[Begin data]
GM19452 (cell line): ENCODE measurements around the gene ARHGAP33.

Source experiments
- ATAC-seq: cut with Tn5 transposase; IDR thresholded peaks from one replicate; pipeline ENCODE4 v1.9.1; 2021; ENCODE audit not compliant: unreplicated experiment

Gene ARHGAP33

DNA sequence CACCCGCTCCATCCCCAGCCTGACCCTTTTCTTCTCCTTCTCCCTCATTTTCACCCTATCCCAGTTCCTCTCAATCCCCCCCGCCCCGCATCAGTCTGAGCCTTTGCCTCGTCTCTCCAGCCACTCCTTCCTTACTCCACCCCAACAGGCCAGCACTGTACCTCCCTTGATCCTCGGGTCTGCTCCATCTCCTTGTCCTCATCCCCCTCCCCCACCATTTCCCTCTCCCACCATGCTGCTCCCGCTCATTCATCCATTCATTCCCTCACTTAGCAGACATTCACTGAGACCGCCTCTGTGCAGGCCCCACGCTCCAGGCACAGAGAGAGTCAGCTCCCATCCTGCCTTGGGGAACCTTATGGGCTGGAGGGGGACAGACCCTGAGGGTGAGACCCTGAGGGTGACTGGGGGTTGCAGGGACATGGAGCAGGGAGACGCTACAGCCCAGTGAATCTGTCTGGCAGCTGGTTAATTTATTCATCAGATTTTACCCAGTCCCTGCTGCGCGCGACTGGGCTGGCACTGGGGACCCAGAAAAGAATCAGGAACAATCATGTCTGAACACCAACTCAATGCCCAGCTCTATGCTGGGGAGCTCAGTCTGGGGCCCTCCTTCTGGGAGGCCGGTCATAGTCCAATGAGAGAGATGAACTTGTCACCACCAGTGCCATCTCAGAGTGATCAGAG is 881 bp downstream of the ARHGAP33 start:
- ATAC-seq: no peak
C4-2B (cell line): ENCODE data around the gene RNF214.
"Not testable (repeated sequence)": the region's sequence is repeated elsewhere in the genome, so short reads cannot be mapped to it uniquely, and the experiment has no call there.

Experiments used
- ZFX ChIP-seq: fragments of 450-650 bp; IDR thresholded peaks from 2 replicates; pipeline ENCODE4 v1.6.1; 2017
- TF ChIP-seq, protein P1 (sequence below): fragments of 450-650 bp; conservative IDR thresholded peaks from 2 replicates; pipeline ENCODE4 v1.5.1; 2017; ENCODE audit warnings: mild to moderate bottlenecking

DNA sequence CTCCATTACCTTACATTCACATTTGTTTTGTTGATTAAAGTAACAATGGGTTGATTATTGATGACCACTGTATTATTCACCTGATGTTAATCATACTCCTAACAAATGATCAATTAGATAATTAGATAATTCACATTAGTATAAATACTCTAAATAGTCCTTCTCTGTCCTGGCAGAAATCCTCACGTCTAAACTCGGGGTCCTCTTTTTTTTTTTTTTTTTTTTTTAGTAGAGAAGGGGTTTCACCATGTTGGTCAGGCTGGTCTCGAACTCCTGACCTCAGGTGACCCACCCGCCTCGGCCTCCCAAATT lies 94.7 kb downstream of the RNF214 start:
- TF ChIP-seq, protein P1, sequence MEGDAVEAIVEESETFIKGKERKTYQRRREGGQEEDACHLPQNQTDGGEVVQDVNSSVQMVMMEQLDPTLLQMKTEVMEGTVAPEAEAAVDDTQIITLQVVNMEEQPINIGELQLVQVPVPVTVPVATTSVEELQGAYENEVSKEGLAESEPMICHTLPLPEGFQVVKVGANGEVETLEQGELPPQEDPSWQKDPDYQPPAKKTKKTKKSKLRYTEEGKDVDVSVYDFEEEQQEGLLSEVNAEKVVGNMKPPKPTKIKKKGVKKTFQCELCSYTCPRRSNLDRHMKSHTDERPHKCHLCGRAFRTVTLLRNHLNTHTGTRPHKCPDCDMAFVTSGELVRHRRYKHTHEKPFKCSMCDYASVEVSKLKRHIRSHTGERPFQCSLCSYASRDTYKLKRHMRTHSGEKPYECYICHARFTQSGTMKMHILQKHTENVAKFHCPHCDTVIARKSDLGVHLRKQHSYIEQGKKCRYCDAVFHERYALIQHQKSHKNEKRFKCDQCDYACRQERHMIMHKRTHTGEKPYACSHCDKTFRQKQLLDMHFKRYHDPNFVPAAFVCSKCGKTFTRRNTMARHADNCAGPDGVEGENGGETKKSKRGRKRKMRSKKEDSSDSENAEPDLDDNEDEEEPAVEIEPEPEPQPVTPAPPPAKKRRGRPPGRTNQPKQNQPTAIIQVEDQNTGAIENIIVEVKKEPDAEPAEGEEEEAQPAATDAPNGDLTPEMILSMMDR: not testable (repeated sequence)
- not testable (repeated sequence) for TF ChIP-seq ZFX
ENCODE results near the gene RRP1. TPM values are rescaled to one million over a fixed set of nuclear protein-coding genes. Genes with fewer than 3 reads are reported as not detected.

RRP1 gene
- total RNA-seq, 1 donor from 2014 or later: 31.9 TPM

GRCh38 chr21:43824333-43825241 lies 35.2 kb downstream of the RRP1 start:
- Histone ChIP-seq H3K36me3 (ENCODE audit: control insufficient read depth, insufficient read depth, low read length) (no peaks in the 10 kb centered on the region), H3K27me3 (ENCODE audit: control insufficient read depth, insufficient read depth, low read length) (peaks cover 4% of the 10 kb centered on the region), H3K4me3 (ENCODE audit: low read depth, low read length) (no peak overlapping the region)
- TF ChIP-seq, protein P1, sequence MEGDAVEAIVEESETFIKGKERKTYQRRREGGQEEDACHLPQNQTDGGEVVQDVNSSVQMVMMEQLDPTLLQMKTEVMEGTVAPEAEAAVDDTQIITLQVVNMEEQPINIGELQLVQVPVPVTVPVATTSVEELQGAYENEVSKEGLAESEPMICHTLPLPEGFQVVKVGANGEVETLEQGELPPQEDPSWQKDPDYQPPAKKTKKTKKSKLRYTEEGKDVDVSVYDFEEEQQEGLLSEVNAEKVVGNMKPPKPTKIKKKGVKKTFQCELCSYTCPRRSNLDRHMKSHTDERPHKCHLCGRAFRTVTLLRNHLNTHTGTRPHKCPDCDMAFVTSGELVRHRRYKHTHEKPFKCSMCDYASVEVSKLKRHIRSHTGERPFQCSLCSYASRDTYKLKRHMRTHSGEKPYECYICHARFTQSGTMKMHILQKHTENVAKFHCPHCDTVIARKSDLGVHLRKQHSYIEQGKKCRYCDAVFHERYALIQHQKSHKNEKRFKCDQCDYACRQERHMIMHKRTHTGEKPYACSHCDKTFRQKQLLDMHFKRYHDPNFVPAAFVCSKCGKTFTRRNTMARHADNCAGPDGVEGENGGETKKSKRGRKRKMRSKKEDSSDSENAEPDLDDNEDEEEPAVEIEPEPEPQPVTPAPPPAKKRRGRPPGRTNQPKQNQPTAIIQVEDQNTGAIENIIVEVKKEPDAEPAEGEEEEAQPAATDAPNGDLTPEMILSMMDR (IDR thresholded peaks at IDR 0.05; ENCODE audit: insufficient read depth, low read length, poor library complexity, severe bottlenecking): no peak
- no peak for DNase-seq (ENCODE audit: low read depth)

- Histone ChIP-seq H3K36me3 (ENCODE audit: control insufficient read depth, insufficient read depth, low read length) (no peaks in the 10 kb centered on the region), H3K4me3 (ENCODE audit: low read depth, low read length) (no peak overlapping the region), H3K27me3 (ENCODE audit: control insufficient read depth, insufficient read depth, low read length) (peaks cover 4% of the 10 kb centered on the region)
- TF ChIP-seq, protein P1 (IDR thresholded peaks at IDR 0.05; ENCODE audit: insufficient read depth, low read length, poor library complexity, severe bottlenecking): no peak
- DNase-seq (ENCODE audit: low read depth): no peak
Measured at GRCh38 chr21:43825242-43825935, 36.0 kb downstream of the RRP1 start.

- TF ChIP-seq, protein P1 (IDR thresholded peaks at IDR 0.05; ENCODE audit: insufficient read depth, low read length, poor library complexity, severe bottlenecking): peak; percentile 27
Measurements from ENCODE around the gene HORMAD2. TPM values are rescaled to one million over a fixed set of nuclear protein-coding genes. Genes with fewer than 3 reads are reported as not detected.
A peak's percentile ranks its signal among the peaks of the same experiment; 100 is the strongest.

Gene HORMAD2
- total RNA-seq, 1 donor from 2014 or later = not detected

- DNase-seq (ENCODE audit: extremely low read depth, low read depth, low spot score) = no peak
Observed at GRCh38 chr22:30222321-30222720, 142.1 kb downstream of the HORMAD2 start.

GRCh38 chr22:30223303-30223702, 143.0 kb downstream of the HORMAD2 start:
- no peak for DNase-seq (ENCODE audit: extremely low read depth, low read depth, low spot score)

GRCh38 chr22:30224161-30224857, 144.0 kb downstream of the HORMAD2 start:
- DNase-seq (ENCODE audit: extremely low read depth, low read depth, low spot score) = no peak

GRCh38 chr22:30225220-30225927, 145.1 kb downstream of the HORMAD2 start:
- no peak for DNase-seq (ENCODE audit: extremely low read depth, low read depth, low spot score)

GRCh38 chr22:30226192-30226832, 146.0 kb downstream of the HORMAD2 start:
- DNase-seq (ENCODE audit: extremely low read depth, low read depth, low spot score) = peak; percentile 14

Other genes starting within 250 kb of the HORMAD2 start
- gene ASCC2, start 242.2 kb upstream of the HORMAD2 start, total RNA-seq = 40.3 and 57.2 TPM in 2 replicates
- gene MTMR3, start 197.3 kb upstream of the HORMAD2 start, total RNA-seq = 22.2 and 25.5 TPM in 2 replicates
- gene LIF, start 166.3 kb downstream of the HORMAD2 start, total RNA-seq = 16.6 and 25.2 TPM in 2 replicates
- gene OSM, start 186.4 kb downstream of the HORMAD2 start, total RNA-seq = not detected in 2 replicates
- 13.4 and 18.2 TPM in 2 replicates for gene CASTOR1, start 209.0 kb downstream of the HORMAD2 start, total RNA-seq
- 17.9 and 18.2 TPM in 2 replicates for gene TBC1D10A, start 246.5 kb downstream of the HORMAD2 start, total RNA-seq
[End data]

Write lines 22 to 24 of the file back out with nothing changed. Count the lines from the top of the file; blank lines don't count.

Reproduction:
- Histone ChIP-seq H3K36me3 (ENCODE audit: control insufficient read depth, insufficient read depth, low read length) (no peaks in the 10 kb centered on the region), H3K4me3 (ENCODE audit: low read depth, low read length) (no peak overlapping the region), H3K27me3 (ENCODE audit: control insufficient read depth, insufficient read depth, low read length) (peaks cover 4% of the 10 kb centered on the region)
- TF ChIP-seq, protein P1 (IDR thresholded peaks at IDR 0.05; ENCODE audit: insufficient read depth, low read length, poor library complexity, severe bottlenecking): no peak
- DNase-seq (ENCODE audit: low read depth): no peak